Mike didn’t just make sure that Assassin’s Creed IV’s weapons are authentic, but that Edward uses them appropriately. Pirates had little use for flamboyant flourishes, and Edward’s animations reflect that. The team started with Connor’s animations from Assassin’s Creed III and gradually adjusted them to account for Edward’s character and the fighting methods of the era. Edward isn’t one for showing off; he gets to the point when face to face with his attackers. Forget the excess twirls.

As for that blowgun, well, Edward’s isn’t so long that he can slide it through the foliage, but it does allow him to put enemies to sleep or enrage them enough to attack their comrades. The single-player demo of the game I saw after my discussions with McDevitt, Ryan, and Loades gave me hope that Black Flag’s stealth options will be more effective--and more satisfying--to perform. In fact, the demo featured little in the way of direct combat, instead focusing on surreptitious takedowns, including a good-ol’ Ezio Auditore double-blade assassination.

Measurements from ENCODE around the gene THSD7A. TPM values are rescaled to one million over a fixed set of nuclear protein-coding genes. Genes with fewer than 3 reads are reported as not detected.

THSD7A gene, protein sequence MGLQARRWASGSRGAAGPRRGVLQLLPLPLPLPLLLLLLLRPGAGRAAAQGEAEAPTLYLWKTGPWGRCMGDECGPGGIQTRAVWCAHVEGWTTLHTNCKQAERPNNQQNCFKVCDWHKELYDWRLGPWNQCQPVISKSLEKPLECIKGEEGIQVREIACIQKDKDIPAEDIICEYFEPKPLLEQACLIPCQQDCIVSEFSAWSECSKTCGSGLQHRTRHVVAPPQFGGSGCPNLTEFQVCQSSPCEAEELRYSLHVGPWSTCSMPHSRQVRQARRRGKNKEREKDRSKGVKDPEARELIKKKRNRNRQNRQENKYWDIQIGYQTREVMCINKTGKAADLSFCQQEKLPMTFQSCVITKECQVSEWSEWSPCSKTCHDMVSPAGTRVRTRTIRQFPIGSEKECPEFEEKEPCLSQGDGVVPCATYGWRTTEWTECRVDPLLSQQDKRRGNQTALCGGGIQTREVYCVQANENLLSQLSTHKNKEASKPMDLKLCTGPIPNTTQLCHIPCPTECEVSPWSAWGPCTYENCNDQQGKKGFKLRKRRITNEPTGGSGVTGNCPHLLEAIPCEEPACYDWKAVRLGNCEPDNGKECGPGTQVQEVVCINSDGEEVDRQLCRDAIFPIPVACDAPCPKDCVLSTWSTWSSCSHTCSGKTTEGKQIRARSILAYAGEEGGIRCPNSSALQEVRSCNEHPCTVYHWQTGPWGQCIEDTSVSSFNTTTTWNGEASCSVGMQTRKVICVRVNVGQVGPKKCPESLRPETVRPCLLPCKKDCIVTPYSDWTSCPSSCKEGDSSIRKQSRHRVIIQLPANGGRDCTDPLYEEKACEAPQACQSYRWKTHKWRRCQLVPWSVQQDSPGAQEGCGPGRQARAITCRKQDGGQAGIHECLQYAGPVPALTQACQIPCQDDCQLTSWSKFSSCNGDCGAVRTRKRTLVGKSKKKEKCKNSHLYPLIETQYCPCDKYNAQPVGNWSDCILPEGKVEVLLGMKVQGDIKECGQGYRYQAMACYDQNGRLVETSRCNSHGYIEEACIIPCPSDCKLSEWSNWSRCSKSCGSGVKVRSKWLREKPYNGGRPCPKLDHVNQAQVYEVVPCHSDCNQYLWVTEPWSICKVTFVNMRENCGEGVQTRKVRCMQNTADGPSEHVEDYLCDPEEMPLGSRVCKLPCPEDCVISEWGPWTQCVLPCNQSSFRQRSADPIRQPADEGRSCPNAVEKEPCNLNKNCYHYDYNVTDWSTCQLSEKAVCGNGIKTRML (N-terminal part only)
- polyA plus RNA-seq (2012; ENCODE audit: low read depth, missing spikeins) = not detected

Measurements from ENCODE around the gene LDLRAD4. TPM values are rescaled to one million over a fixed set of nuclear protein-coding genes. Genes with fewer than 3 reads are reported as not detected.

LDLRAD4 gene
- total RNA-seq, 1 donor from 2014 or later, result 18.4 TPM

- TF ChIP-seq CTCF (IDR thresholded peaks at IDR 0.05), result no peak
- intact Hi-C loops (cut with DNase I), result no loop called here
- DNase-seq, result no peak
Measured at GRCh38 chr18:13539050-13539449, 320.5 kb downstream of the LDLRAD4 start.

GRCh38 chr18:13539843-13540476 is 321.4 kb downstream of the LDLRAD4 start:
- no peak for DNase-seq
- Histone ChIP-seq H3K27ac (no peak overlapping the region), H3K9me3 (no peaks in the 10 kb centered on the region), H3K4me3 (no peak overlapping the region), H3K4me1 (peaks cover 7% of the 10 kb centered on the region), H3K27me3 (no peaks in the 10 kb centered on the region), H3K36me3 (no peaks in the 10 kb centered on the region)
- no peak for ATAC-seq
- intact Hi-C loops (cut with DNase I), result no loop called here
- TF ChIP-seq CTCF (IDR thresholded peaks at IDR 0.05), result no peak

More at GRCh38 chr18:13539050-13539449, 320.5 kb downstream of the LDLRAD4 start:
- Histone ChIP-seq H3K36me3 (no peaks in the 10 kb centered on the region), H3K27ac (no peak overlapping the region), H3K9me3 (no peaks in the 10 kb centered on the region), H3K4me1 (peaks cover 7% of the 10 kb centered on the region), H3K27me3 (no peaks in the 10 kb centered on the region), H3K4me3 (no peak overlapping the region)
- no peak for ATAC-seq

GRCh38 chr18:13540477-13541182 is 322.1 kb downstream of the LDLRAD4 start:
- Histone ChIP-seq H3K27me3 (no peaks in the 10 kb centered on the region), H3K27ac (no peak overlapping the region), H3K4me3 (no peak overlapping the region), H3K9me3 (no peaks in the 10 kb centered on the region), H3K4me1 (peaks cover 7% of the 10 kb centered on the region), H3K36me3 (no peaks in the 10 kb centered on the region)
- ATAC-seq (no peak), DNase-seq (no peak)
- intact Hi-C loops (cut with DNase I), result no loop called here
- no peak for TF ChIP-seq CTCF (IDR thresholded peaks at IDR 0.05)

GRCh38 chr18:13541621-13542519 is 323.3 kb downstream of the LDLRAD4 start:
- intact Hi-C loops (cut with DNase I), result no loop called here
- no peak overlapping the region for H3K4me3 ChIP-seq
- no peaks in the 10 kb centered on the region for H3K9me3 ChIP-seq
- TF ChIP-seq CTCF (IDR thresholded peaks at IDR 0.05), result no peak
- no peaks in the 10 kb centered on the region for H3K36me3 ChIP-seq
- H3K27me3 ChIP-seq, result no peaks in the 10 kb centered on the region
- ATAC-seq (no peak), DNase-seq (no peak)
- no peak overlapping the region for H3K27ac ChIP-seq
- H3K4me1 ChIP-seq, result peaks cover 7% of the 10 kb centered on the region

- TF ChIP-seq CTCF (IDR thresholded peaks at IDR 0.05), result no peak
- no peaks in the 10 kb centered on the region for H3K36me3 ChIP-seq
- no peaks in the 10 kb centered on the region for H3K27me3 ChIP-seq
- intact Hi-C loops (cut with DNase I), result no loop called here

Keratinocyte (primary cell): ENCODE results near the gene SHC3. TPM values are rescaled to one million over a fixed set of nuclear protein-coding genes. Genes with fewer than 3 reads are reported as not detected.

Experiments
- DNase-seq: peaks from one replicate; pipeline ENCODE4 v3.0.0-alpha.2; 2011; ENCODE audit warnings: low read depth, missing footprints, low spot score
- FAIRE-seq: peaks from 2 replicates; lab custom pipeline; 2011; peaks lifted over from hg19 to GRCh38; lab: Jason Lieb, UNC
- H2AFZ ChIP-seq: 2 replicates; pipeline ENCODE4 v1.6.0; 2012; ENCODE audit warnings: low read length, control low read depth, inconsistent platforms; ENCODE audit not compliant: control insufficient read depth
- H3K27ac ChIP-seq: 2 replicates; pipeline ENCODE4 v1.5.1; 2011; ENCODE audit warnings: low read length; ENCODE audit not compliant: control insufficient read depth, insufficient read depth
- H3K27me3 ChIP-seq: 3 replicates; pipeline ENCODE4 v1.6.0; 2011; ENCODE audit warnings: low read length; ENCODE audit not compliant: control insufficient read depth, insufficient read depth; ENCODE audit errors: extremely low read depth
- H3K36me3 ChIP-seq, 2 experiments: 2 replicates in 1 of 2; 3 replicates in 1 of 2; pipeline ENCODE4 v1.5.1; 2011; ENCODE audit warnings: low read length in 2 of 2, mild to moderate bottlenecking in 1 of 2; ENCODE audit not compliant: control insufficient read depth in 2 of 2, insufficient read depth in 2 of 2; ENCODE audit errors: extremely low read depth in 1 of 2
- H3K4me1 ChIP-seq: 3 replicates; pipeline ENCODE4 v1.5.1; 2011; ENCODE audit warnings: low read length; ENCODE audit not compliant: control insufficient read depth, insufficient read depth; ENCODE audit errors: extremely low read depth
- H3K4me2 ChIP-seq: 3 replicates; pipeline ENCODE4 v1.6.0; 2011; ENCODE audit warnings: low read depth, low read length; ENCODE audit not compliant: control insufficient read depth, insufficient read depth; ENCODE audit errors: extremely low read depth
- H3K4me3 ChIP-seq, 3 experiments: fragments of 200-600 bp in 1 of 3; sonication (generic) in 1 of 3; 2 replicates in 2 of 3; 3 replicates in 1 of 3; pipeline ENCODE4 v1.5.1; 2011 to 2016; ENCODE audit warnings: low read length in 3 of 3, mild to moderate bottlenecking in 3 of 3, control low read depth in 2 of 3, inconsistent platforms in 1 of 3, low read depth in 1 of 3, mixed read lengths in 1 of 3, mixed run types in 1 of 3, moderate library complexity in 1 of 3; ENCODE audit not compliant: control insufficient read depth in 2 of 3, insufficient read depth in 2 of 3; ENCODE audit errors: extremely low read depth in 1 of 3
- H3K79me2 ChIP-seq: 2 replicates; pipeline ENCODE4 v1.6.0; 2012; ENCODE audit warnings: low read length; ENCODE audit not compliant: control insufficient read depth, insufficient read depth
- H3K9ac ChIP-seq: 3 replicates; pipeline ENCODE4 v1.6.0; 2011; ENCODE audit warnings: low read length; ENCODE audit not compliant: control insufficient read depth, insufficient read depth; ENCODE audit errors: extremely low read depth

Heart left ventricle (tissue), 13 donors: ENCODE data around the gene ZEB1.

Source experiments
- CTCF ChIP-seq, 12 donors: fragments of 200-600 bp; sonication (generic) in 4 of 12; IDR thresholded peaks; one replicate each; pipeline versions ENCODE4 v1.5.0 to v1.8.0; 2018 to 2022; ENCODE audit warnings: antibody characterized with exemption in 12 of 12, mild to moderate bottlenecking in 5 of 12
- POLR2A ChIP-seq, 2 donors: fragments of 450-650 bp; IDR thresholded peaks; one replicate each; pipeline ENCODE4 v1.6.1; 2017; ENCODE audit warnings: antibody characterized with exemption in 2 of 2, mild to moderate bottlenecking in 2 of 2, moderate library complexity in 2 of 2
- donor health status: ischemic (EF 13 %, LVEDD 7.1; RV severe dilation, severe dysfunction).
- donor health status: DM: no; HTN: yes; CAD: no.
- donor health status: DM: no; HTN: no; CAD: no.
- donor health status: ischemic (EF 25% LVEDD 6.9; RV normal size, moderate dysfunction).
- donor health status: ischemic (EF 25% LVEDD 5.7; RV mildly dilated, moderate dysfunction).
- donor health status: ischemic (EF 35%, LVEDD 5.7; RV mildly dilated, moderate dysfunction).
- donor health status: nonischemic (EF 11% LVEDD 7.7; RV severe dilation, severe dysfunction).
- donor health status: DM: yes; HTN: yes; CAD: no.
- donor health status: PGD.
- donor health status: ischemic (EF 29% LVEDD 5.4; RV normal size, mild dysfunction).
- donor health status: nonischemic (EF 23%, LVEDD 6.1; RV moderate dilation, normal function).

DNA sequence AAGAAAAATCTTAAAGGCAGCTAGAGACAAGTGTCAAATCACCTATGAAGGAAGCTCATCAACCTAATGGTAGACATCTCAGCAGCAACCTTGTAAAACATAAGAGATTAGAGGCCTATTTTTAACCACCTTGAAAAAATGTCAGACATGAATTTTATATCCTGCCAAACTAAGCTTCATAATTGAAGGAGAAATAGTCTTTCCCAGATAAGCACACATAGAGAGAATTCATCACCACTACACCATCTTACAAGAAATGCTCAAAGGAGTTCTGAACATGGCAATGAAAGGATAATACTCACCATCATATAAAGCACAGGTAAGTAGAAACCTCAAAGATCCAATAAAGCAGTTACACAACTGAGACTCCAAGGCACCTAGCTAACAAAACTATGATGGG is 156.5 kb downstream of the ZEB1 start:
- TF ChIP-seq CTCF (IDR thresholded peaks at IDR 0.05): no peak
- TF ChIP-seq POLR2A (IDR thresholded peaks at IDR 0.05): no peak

The influence of Ubisoft’s own Far Cry 3 could be keenly felt in the demo. For instance, you can disable a bell that an alerted guard might use to call attention to your presence, and there are even explosive barrels you can ignite to distract foes (or just eliminate them entirely). According to McDevitt, the entire stealth gameplay loop has been tightened up considerably. Completing objectives sneakily shall reward you with more gold and other rewards, and snipers can desync you with just a few hits. As if to reinforce just how viable stealth will be in Assassin’s Creed IV, the demo ended with Edward not stabbing his target from behind or swashbuckling his way to victory, but simply pickpocketing the key he needed and sneaking off before the object could be missed.